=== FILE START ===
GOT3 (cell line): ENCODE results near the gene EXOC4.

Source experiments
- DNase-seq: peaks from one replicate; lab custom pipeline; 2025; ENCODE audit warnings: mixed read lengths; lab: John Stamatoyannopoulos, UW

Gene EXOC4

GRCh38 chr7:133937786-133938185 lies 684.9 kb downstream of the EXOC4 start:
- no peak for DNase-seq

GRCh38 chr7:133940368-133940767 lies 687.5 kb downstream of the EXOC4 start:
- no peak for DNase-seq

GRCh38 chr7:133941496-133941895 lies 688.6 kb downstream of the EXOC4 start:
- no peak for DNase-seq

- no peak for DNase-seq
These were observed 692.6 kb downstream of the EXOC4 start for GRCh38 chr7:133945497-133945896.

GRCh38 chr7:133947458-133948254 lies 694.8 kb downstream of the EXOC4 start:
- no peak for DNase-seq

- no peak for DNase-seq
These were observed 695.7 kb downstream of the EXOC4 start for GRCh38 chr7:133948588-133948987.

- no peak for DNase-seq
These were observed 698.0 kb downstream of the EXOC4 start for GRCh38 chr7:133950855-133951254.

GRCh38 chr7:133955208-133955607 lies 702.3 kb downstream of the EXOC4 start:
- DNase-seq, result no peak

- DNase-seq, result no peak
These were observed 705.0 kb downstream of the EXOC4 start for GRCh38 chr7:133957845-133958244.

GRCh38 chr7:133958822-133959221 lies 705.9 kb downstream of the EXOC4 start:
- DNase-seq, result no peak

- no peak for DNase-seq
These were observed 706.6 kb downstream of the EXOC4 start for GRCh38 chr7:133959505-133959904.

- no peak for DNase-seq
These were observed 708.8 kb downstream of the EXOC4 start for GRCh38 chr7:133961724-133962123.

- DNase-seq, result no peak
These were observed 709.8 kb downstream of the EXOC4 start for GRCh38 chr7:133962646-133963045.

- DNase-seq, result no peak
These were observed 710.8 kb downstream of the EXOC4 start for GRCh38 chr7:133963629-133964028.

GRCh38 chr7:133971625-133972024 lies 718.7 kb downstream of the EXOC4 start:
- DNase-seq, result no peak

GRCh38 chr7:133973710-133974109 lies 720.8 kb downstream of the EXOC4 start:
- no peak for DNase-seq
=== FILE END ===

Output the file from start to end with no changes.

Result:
GOT3 (cell line): ENCODE results near the gene EXOC4.

Source experiments
- DNase-seq: peaks from one replicate; lab custom pipeline; 2025; ENCODE audit warnings: mixed read lengths; lab: John Stamatoyannopoulos, UW

Gene EXOC4

GRCh38 chr7:133937786-133938185 lies 684.9 kb downstream of the EXOC4 start:
- no peak for DNase-seq

GRCh38 chr7:133940368-133940767 lies 687.5 kb downstream of the EXOC4 start:
- no peak for DNase-seq

GRCh38 chr7:133941496-133941895 lies 688.6 kb downstream of the EXOC4 start:
- no peak for DNase-seq

- no peak for DNase-seq
These were observed 692.6 kb downstream of the EXOC4 start for GRCh38 chr7:133945497-133945896.

GRCh38 chr7:133947458-133948254 lies 694.8 kb downstream of the EXOC4 start:
- no peak for DNase-seq

- no peak for DNase-seq
These were observed 695.7 kb downstream of the EXOC4 start for GRCh38 chr7:133948588-133948987.

- no peak for DNase-seq
These were observed 698.0 kb downstream of the EXOC4 start for GRCh38 chr7:133950855-133951254.

GRCh38 chr7:133955208-133955607 lies 702.3 kb downstream of the EXOC4 start:
- DNase-seq, result no peak

- DNase-seq, result no peak
These were observed 705.0 kb downstream of the EXOC4 start for GRCh38 chr7:133957845-133958244.

GRCh38 chr7:133958822-133959221 lies 705.9 kb downstream of the EXOC4 start:
- DNase-seq, result no peak

- no peak for DNase-seq
These were observed 706.6 kb downstream of the EXOC4 start for GRCh38 chr7:133959505-133959904.

- no peak for DNase-seq
These were observed 708.8 kb downstream of the EXOC4 start for GRCh38 chr7:133961724-133962123.

- DNase-seq, result no peak
These were observed 709.8 kb downstream of the EXOC4 start for GRCh38 chr7:133962646-133963045.

- DNase-seq, result no peak
These were observed 710.8 kb downstream of the EXOC4 start for GRCh38 chr7:133963629-133964028.

GRCh38 chr7:133971625-133972024 lies 718.7 kb downstream of the EXOC4 start:
- DNase-seq, result no peak

GRCh38 chr7:133973710-133974109 lies 720.8 kb downstream of the EXOC4 start:
- no peak for DNase-seq